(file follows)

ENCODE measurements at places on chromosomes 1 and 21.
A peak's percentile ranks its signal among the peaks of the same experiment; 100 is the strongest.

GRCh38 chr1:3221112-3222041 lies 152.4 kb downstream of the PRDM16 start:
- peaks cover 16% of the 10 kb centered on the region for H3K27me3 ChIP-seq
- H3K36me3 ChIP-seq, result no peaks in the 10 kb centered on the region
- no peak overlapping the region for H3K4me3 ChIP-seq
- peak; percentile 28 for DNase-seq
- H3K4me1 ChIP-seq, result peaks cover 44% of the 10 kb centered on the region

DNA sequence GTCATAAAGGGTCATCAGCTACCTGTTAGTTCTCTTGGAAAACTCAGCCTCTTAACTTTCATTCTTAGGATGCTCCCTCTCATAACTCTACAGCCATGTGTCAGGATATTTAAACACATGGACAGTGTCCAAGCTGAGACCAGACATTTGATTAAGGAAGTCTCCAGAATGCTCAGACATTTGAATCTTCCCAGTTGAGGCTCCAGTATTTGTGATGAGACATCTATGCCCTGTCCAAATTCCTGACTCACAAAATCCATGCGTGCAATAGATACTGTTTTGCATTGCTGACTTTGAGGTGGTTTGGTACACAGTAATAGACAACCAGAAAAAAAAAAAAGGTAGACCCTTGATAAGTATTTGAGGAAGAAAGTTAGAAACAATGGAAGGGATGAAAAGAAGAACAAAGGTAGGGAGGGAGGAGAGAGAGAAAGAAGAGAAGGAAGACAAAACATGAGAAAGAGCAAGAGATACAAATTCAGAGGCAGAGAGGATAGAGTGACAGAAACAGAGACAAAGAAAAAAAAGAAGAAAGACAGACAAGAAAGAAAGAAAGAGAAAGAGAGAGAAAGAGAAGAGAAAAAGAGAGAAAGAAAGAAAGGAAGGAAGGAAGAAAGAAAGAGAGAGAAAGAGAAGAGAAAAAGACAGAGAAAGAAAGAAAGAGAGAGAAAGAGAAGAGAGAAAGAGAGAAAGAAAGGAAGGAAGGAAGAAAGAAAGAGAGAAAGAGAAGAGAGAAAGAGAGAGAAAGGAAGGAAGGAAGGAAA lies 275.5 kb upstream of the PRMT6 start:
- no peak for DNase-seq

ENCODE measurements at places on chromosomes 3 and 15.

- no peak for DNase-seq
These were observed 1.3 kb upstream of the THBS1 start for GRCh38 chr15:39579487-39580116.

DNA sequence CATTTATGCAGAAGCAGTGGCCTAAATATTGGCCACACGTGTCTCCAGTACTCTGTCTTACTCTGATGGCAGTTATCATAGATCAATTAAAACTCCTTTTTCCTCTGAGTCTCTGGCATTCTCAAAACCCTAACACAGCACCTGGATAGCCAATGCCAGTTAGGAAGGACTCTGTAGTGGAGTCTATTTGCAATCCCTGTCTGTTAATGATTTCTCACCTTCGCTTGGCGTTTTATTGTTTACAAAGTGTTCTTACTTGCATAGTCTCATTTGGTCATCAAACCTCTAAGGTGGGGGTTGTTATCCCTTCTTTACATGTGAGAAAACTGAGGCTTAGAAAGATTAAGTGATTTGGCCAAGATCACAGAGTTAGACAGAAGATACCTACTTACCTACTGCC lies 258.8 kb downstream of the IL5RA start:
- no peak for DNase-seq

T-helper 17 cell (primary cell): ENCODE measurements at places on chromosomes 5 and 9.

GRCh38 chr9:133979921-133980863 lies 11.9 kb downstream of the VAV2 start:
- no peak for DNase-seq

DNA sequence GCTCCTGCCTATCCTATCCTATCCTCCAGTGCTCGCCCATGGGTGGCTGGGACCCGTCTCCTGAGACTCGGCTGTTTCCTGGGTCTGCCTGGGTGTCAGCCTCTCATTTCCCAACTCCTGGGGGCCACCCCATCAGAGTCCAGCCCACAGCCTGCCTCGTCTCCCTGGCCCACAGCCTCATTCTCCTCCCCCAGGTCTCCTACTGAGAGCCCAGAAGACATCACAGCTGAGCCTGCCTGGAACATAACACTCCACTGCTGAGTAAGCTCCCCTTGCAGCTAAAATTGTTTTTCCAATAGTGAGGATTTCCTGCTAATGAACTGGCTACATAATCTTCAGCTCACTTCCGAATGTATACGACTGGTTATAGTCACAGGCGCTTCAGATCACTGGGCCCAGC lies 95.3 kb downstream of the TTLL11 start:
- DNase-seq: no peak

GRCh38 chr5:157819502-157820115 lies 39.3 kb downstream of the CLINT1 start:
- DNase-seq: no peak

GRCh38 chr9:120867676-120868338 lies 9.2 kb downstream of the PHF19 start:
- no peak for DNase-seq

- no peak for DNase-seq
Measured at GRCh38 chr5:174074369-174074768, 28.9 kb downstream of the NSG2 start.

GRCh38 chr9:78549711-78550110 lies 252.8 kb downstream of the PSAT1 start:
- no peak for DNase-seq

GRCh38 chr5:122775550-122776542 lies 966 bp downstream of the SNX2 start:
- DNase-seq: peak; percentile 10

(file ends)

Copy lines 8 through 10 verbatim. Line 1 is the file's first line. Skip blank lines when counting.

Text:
- H3K4me1 ChIP-seq, result peaks cover 44% of the 10 kb centered on the region

DNA sequence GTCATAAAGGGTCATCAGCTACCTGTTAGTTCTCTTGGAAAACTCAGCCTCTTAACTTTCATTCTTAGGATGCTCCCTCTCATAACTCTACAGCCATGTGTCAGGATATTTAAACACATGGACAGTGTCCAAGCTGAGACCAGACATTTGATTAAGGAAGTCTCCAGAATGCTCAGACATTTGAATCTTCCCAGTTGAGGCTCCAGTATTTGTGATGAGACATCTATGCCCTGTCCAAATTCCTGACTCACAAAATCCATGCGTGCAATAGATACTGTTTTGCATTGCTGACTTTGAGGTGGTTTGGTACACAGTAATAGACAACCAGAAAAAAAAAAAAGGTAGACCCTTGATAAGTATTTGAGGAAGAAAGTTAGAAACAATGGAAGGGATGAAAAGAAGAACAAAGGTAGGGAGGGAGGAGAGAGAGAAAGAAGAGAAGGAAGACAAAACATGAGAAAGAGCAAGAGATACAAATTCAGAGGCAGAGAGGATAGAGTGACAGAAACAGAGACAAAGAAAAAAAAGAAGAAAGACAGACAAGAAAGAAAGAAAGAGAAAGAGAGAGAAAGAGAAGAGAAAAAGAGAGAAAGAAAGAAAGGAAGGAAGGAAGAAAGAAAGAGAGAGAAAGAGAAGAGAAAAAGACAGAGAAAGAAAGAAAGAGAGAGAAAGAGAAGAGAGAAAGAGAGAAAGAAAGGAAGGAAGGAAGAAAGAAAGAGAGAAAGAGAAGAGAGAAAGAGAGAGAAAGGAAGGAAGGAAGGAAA lies 275.5 kb upstream of the PRMT6 start:
- no peak for DNase-seq